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Notes for week of November 9-13

by: Loren Agee

Notes for week of November 9-13 197

Marketplace > Illinois State University > Biology > 197 > Notes for week of November 9 13
Loren Agee


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This include notes from the week of november 9-13. Animal Nutrition, Animal Form and Function, and Circulation notes.
Molecular and Cellular Biology
Wade Nichols
Class Notes
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This 3 page Class Notes was uploaded by Loren Agee on Monday November 16, 2015. The Class Notes belongs to 197 at Illinois State University taught by Wade Nichols in Fall 2015. Since its upload, it has received 26 views. For similar materials see Molecular and Cellular Biology in Biology at Illinois State University.


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Date Created: 11/16/15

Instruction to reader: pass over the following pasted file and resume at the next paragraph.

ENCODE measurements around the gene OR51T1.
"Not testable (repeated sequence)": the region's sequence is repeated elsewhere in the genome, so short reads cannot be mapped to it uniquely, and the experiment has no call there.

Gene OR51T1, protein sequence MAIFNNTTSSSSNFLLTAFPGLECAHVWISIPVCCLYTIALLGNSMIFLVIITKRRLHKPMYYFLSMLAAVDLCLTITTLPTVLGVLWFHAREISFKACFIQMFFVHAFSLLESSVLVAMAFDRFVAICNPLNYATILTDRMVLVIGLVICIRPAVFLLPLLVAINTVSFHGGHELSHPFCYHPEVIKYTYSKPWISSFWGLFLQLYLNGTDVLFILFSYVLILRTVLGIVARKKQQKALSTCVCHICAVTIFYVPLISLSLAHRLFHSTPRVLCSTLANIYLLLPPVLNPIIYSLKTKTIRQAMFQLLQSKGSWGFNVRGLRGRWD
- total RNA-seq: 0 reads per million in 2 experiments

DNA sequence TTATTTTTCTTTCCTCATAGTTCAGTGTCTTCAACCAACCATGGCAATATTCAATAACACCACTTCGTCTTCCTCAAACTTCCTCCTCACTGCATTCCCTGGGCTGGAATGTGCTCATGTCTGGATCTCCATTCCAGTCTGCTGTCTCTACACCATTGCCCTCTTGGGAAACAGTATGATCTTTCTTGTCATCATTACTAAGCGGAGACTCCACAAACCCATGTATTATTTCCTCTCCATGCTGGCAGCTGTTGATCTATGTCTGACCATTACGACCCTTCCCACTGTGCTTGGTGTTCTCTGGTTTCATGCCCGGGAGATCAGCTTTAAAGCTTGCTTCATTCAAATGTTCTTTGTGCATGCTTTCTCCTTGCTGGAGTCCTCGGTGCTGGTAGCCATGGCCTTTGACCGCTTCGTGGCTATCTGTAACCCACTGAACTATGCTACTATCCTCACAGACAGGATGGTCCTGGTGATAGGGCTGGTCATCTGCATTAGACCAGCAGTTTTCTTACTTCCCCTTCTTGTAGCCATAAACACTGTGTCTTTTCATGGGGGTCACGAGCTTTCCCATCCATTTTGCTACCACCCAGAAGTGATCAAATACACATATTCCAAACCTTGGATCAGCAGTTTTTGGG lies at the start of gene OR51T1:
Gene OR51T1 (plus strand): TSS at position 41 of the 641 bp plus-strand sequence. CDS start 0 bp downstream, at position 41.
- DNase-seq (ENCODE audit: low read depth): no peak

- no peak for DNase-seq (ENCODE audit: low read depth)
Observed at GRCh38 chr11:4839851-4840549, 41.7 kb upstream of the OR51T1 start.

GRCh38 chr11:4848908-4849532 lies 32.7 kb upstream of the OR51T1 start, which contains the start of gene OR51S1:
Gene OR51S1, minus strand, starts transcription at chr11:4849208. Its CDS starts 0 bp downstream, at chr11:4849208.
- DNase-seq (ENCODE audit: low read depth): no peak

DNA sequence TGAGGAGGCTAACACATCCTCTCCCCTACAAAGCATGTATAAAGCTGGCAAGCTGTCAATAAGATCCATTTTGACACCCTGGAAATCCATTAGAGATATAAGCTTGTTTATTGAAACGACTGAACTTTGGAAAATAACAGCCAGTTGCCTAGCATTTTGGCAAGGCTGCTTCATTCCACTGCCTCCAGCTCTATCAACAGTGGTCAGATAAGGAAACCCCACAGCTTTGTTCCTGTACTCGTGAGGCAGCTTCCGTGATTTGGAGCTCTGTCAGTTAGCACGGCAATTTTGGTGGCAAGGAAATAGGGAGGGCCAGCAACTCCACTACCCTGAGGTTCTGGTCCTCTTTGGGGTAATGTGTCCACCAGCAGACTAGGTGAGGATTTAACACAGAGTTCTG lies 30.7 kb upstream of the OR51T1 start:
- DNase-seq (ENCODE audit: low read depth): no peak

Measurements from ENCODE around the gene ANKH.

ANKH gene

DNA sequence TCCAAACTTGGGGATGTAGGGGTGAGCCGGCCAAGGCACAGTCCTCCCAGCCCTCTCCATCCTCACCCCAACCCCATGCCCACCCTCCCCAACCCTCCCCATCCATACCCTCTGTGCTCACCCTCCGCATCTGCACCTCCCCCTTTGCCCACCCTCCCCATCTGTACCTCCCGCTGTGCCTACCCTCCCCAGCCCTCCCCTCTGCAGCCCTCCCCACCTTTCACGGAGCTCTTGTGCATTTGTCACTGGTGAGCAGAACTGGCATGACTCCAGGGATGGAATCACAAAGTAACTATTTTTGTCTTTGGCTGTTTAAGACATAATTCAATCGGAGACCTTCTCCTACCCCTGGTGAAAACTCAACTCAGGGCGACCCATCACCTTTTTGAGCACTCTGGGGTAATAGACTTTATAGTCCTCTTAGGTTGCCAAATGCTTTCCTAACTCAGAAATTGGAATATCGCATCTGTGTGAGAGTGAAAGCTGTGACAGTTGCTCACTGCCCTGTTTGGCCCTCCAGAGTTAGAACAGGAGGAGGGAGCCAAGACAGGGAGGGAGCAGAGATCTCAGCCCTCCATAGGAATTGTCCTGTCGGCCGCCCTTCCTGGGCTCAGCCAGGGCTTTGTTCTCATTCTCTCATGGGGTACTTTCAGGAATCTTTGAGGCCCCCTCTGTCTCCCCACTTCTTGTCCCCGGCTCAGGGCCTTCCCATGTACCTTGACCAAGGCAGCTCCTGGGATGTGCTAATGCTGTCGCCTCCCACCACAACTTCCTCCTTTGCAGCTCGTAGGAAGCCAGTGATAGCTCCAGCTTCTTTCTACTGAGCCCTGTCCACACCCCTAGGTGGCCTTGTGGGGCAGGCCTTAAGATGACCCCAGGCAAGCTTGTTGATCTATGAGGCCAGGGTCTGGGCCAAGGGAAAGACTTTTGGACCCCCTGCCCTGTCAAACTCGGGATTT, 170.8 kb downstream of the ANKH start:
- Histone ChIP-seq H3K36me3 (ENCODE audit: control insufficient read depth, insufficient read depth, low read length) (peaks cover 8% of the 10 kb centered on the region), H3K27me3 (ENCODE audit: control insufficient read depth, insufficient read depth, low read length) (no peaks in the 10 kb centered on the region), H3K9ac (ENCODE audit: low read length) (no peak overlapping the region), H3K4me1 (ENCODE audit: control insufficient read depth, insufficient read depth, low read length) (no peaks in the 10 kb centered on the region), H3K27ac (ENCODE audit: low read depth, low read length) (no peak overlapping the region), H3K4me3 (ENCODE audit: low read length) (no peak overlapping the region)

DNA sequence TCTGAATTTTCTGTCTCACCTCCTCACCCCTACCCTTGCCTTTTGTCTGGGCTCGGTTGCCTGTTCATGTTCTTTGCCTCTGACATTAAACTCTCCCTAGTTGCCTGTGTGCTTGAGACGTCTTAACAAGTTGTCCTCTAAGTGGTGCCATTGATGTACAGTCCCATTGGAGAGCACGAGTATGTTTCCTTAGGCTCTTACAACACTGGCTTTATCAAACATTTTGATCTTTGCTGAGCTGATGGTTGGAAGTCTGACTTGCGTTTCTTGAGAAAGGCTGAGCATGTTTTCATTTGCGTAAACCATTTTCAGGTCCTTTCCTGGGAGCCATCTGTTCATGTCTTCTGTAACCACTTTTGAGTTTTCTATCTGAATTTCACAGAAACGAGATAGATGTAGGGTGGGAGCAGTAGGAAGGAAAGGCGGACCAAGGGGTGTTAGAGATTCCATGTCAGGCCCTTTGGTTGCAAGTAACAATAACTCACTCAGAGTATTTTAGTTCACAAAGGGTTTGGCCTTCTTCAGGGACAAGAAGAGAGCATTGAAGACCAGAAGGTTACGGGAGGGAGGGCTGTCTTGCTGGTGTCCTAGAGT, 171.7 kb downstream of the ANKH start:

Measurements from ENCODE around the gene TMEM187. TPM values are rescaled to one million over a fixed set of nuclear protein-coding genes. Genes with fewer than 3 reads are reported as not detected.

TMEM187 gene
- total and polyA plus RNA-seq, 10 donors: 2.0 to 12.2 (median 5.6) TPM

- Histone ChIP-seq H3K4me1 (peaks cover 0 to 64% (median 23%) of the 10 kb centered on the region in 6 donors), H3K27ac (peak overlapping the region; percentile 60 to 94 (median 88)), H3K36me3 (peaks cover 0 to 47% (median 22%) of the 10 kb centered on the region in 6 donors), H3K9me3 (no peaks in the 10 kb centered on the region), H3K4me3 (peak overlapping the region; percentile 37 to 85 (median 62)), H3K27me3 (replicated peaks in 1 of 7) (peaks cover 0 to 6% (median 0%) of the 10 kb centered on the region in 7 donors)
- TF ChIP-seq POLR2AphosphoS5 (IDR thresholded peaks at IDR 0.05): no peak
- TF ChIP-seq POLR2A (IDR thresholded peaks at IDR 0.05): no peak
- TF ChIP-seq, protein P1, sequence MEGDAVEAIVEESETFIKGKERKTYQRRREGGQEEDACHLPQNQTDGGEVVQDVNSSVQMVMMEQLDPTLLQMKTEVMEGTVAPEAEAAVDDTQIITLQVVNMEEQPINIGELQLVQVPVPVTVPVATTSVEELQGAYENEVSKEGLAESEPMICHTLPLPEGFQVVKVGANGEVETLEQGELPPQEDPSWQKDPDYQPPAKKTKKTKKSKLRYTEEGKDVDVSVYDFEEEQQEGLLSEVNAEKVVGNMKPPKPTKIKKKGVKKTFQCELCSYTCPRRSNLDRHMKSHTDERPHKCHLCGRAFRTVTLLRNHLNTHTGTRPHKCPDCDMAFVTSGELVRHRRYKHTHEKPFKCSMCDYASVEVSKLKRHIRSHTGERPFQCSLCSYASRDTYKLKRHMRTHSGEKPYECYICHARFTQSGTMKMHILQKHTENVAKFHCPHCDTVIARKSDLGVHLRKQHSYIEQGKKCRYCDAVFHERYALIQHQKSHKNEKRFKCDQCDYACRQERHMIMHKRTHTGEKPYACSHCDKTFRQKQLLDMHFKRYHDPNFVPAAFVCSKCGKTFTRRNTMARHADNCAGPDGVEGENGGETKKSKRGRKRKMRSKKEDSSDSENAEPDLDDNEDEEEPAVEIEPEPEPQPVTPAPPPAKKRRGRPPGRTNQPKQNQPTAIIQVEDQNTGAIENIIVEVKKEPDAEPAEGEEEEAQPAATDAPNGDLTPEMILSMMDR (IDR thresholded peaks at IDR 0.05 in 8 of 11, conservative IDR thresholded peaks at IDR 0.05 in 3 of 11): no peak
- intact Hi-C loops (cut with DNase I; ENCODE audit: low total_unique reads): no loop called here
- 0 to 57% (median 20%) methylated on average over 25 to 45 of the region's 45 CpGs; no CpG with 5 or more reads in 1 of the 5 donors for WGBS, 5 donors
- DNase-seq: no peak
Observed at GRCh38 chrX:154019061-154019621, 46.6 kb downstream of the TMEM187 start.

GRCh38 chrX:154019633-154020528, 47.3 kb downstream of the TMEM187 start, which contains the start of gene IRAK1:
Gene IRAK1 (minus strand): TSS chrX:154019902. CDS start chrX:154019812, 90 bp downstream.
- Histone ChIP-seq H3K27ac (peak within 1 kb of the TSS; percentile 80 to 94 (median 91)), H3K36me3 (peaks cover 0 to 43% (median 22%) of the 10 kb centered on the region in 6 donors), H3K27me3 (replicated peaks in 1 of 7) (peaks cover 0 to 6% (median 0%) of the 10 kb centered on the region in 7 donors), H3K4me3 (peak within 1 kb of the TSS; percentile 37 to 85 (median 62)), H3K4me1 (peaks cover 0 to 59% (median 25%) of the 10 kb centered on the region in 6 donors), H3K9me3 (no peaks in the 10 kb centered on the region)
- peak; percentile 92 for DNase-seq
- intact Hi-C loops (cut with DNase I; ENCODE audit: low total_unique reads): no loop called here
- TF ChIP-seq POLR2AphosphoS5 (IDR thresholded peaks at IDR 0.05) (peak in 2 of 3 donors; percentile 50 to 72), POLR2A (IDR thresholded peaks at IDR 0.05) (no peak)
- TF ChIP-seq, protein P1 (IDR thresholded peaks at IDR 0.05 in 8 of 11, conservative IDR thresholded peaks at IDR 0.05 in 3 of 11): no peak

Animal Nutrition   Animals are heterotrophs so they have to obtain energy through eating other  organisms.  o Three types of organisms as defined by their diets   Herbivores­ extensively eat plants  Carnivores­ extensively eat other animals  Omnivores­ eat both plants and animals  Humans are typically omnivores Input from eating  The diet of an animal must supply 3 basic components o Chemical energy­ caloric content  Used in cellular respiration to produce ATP o Organic molecules­ to provide building blocks of macromolecules  Protein, polysaccharides, nucleic acid, lipids o Essential nutrients­ vitamins and minerals   Required for optimal function of process Essential Nutrients   An animal can’t produce these on their own and need to get them from their diet  Essential amino acids­ humans can only synthesize 12 of 20 amino acids  o Remainder must come from food  Essential fatty­ acids­ serve as precursors for phospholipids and steroids  o Found in meat, dairy, eggs, grains, and nuts Vitamins and minerals   Vitamins­ molecules that aid to biological process o Diseases associated with in sufficient vitamin intake  o Water soluble and fat soluble vitamins  B Vitamins usually cofactors for enzymes  Vitamin C is involved in biosynthesis of connective tissue  Vitamin D helps absorb and use calcium  Vitamin K helps with blood­clotting­injection to newborns  Essential minerals­ inorganic nutrients o Calcium, phosphorus, sodium, iron, iodine, ect. Undernutrition  The consumption of too few calories  Body will begin breaking down muscles for fuel  Current estimate by WHO is 820 million people are undernourished Malnutrition  The consumption of too few essential nutrients o Lack of protein is most common worldwide  Rice­based diet provides calories but too little protein o Vitamin and mineral malnutrition are next  Vitamin A deficiency is worldwide problem Processing Food  Mechanical and chemical processes are used for animals to access nutrients  from food  Four main steps o Ingestion­ eating or feeding  Filter feeding, substrate feeding, bulk feeding, or fluid feeding o Digestion­ breaking down the food into absorbable molecules  Mechanical and chemical digestion both occur o Absorption­ uptake of small molecules by the animal’s cells  o Elimination­ undigested material passes through digestive system Digestion  The chemical and enzymes used in digestion could cause harm to the animal’s  cells they are contained. Digestion takes place in specialized compartments  within the animal.   Some animals have a cul de sac for digestion called a gastrovascular cavity  o Food is processed in batches  Food enters mouth, food is processed and absorbed, waste is  eliminated via the mouth Alimentary Canals   Most animals have an internal tube with openings at each end called the  alimentary canal o There may be elaborate, modified chambers along the tube and even  some accessory components that branch off from the tube o Movement of material occurs by involuntary muscle contractions called  peristalsis  o Movement from one compartment to another is controlled by muscular  valves called sphincters  Mouth  Mouth­ digestion begins immediately  o Chewing mechanically breaks food into smaller pieces  o Saliva contains enzymes called amylases that break down starches  o Mucus protects mouth and allows food to move through the system more  esily  o Food passes from the mouth to the esophagus when swallowed  Entry into the trachea is blocked by the epiglottis and glottis Stomach   Digestion continues in the stomach   Gastric juice is secreted by cells that line the stomach  o Extremely acidic­pH2  Enzyme that degrade macromolecules like protease   Mucus protects stomach tissue from gastric juice  o Gastric ulcers result in exposed areas of tissue  Thought to be caused by stress and diet, but now known to be  caused by bacterial infection of the stomach  o Strong muscles surrounding hte stomach keep churning the mix called  chyme Small Intestine­ Digestion   Much of the digestion and almost all of absorption occur here  Digestion  o Digestion of macromolecules occurs with the help from accessory organs  Pancreas produces amylases, proteases, nucleases and lipases  Also produces bicarbonates which neutralize pH of chyme  Liver produces bile which aids in utilization of lipids   Stored in gallbladder until secreted into small intestine o The small intestine produces digestive enzymes itself o Some molecules are modified with the help of bacteria that live in the  small intestine  Small Intestine­ Absorption   Absorption of nutrients occurs at the surface area of the small intestine  o Highly convoluted structures maximize surface area  Large villi of cells that possess microvilli on their surface  o Nutrients are absorbed by the cells at their apical surface and exit the  basal surface to enter blood vessels   Travel to the liver, then throughout the body   The liver detoxifies and also makes decisions about  nutrient distribution  Large Intestine   Primarily involved in reabsorption of water   Colon­ most of the length of the organ  o As undigested material moves through the color, the cells remove water  o Feces gets drier and firmer as it moves along   Rectum­ end of large intestine o Holding place for feces until defecation via the anus   Appendix­ involved in immune function and also archive for flora  Evolutionary Adaptations To Diet   Evolutionary adaptations result in anatomical changes based on diet   Different teeth are optimal for plant or animal food sources   Carnivores tend to have short intestines compared to herbivores  o The cecum serves little role in carnivores and omnivores but is extensive  in herbivores   It harbors mutualistic microorganisms that help digest plant  material more efficiently   Cows have high modified stomach with four distinct chambers to improve  digestion of plant cellulose